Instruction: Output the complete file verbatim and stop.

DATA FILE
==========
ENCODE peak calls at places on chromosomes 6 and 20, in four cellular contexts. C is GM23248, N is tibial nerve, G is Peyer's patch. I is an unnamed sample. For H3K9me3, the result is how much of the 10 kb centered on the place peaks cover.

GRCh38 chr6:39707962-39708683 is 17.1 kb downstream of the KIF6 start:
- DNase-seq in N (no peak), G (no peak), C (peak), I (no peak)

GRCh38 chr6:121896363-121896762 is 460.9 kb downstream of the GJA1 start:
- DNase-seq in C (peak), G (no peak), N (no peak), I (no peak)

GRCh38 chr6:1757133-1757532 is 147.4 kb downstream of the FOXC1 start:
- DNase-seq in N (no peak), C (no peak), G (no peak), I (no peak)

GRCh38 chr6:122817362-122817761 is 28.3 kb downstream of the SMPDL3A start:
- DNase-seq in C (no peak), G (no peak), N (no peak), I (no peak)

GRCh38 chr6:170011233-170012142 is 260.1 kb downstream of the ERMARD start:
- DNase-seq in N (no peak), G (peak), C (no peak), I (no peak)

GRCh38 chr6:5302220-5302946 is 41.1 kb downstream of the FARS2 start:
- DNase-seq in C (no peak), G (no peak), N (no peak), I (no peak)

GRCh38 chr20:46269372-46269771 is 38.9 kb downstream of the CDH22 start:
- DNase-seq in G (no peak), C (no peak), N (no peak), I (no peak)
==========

ENCODE peak calls at places on chromosomes 6 and 20, in four cellular contexts. C is GM23248, N is tibial nerve, G is Peyer's patch. I is an unnamed sample. For H3K9me3, the result is how much of the 10 kb centered on the place peaks cover.

GRCh38 chr6:39707962-39708683 is 17.1 kb downstream of the KIF6 start:
- DNase-seq in N (no peak), G (no peak), C (peak), I (no peak)

GRCh38 chr6:121896363-121896762 is 460.9 kb downstream of the GJA1 start:
- DNase-seq in C (peak), G (no peak), N (no peak), I (no peak)

GRCh38 chr6:1757133-1757532 is 147.4 kb downstream of the FOXC1 start:
- DNase-seq in N (no peak), C (no peak), G (no peak), I (no peak)

GRCh38 chr6:122817362-122817761 is 28.3 kb downstream of the SMPDL3A start:
- DNase-seq in C (no peak), G (no peak), N (no peak), I (no peak)

GRCh38 chr6:170011233-170012142 is 260.1 kb downstream of the ERMARD start:
- DNase-seq in N (no peak), G (peak), C (no peak), I (no peak)

GRCh38 chr6:5302220-5302946 is 41.1 kb downstream of the FARS2 start:
- DNase-seq in C (no peak), G (no peak), N (no peak), I (no peak)

GRCh38 chr20:46269372-46269771 is 38.9 kb downstream of the CDH22 start:
- DNase-seq in G (no peak), C (no peak), N (no peak), I (no peak)